Within the Lore:Humans looking in on elves from the outside see them as being beyond baser things like sexual attraction, when in fact, their relationship with gender, sex, and attraction is just as nuanced and complex. While they recognize a hypothetical spectrum of genders, they tend to lack any significant performative gender division in terms of clothing, appearance, and societal placement. So the practical application of this spectrum doesn’t really manifest in consistent, observable ways at the individual level. Due to high rates of infertility, the elven focus tends to be less on sex and gender and more on reproduction. In fact, it’s not uncommon to find reproduction, family structure and sexuality completely divorced from one another. If you can have a baby, you better be having a baby, all other factors notwithstanding. You can see the value placed on genetic perfection and proliferation in the “classic” pronoun structure of Traditional Elven: “can bear a child,” “has borne a child,” “can impregnate,” “cannot reproduce,” “should not reproduce.” Iambe, falling in the “should not reproduce” category has, in many ways, freed himself from the oppressive structure of elven social expectation…at a cost
Species: Human, Passive Magician (empath)
Within the Story:For Rene, his transness is less a story point as it is a part of his peripheral backstory. It’s discussed but not exactly a central point of conflict for him and Stella.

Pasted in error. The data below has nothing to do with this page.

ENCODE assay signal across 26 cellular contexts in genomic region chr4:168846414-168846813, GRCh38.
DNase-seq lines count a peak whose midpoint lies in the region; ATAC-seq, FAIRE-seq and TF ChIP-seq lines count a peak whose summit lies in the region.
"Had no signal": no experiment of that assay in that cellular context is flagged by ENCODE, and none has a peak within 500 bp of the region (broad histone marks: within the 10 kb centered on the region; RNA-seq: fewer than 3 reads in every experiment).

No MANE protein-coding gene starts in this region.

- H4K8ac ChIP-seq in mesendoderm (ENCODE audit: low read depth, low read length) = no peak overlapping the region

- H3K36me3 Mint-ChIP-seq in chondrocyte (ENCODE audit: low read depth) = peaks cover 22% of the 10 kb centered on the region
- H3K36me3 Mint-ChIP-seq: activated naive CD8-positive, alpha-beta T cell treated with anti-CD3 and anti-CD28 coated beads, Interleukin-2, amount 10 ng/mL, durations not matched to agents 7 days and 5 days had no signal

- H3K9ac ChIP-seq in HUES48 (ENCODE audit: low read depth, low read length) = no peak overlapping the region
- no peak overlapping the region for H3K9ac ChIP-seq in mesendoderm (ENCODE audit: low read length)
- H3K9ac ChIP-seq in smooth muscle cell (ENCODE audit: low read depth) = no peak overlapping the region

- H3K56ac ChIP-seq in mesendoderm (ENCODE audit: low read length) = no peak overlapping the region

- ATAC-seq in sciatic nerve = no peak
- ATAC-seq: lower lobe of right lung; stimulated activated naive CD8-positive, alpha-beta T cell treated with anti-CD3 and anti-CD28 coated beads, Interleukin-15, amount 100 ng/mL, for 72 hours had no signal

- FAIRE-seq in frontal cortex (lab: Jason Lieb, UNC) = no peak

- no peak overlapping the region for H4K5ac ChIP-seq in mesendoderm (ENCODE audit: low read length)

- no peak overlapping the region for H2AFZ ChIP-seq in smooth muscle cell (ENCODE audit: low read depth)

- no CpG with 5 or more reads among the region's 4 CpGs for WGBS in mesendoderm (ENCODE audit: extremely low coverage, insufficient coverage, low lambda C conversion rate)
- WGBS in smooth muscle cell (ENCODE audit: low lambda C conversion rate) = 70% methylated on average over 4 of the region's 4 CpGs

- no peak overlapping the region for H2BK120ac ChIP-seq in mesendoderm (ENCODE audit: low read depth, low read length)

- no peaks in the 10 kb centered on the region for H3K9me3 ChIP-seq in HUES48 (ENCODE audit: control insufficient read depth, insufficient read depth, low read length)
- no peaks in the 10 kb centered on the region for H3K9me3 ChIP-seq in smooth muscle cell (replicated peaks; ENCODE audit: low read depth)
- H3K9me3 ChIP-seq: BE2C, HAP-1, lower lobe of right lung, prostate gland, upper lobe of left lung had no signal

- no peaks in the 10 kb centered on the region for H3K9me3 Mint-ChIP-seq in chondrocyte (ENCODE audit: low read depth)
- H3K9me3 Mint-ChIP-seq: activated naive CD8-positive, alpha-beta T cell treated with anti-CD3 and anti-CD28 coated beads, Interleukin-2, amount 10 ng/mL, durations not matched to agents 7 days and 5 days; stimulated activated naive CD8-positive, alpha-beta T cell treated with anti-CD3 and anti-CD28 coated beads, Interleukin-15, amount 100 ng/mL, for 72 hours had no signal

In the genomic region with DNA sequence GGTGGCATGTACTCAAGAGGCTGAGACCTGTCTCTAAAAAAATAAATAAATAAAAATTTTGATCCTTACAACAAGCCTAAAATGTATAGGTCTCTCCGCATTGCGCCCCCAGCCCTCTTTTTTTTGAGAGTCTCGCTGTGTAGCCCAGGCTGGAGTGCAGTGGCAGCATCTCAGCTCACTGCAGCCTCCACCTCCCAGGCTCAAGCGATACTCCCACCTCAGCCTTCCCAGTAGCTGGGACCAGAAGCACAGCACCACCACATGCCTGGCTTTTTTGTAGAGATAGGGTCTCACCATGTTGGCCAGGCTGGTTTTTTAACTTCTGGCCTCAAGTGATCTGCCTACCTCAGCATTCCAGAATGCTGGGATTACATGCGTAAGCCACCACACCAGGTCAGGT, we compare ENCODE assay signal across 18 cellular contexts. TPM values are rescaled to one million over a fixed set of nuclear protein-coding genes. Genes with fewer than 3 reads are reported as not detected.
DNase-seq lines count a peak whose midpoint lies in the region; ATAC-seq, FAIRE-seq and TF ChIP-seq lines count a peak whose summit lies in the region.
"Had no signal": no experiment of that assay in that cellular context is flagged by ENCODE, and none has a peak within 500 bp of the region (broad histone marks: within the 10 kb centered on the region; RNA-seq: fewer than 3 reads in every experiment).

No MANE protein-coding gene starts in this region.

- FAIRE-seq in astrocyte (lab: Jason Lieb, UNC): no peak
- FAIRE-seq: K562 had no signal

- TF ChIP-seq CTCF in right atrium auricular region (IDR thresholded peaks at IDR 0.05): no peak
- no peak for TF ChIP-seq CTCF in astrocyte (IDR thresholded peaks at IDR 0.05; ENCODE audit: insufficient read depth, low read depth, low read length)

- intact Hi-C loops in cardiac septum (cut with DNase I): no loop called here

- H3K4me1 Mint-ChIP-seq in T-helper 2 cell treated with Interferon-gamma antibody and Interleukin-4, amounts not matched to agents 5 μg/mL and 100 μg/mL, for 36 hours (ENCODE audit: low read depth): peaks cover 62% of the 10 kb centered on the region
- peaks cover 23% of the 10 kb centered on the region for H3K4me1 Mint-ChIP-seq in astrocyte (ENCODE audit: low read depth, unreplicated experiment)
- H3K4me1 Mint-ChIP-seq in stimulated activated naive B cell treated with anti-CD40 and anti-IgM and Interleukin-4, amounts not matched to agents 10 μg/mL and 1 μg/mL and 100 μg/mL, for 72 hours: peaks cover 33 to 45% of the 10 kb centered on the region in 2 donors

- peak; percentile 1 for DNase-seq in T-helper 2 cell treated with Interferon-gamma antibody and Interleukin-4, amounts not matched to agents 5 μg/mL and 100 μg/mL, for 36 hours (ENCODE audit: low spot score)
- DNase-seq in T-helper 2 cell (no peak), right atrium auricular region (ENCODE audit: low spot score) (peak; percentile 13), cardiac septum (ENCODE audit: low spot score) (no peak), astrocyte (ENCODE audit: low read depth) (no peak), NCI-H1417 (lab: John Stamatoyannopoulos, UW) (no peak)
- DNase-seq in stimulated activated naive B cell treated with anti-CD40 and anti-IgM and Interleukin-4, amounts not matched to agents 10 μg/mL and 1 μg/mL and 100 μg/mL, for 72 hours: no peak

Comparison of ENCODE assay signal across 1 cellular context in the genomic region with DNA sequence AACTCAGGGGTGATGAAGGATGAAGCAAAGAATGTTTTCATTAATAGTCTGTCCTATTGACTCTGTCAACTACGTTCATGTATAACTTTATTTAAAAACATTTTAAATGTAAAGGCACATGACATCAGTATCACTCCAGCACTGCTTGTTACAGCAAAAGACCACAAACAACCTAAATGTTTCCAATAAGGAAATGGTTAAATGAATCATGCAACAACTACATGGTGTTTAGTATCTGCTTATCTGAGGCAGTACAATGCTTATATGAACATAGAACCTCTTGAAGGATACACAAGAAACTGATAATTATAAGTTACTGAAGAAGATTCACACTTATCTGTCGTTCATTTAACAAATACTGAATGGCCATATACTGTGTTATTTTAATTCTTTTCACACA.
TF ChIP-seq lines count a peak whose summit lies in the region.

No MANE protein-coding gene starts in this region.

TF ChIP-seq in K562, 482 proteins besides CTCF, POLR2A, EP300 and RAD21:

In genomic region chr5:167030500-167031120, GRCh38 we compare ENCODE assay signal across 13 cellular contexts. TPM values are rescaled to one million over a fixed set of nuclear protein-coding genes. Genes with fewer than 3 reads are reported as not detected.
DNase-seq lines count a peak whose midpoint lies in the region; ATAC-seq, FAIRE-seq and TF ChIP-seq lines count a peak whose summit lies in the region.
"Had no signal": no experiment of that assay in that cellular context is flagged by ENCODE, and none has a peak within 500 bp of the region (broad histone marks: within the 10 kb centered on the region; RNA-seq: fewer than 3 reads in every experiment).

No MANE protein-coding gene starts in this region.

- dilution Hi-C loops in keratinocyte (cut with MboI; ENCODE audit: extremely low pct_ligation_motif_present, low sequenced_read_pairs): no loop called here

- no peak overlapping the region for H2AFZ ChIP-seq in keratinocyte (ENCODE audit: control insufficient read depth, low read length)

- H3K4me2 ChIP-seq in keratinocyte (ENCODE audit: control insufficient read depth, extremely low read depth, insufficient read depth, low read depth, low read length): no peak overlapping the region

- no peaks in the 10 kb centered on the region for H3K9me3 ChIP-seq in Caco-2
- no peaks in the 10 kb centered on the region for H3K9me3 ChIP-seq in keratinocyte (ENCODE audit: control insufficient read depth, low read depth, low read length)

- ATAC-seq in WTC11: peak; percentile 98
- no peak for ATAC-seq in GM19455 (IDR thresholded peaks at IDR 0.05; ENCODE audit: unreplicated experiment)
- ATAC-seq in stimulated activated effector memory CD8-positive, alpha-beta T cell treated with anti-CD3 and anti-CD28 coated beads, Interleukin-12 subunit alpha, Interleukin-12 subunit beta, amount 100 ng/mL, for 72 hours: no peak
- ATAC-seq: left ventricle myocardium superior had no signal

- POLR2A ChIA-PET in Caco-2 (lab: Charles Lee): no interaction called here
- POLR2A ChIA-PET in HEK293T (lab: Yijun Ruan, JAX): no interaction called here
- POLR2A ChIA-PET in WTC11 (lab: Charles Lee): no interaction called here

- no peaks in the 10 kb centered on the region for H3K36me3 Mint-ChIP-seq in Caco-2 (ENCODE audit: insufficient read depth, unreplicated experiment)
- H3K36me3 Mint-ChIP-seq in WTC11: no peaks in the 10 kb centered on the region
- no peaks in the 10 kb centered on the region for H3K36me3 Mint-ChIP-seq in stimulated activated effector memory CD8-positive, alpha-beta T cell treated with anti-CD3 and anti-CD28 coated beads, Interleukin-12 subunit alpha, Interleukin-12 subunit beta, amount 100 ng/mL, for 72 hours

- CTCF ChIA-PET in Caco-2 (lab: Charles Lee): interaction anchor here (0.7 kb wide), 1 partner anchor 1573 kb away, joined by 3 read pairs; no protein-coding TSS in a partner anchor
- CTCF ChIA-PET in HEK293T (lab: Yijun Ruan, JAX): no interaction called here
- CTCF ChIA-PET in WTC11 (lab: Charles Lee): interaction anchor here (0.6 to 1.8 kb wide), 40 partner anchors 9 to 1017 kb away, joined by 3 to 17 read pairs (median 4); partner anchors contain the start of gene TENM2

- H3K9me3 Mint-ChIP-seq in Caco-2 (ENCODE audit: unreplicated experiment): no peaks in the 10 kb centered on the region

Within the Lore:In the world of the story, something like transitioning genders doesn’t really present any significant societal repercussions in the vast majority of modern, industrialized countries. There are, of course, cultural exceptions, but even these are on track to slowly give way to more progressive mindsets. Where Rene, specifically, ran into trouble, is the relationship between his transness and his passive magical ability: empathy. Passive magic is one of myriad magical abilities and dysfunctions affected by an imbalance or mismatch between mind and body. For Rene, this meant an inability to properly harness what could have been a very powerful magical quality. After two decades of suffering, it would be HRT that eventually began the process of realigning his physical and mental forms and tapping into the magic residing within him.
Gender: Non-binary (by human standards, fuck you) (they/them)
Within the Story: For Tarka, refusing to even acknowledge a place in the pseudo-binary of human gender is an act of rebellion. It’s a giant screw you to the society that wants to commodify and assimilate them at the expense of their personhood.
Within the Lore: Elven and human scholars have attempted to apply their own mores to various sylvan subgroups and quickly realized that it was just totally impossible to do so. Sylvan subgroups engage in varied and multitudinous identities and interpersonal connections in different combinations of romantic, platonic, sexual, parental, and emotional. These individual states and connections are so nuanced and specific as to be almost completely incapable of definition via written language and only seem to find description in the natural empathic language of the sylvan. Some are sex-specific, some aren’t, and the multi-family nature of childrearing relieves individuals of any expectation of pair-bonding for the sake of reproduction and, therefore, what we might see as heteronormativity. Then a sylvan, for whatever reason, enters the human world and finds that the humans can’t help but assign them these hard definitions of gender and sexuality. And the sylvan in question can only shrug and agree. Not like they care or understand such things at an intellectual level. “You say I’m a woman? Cool…I’m a woman, I guess.” This is what makes Tarka’s continued insistence on a non-definition so important to them and how they establish their place in human society.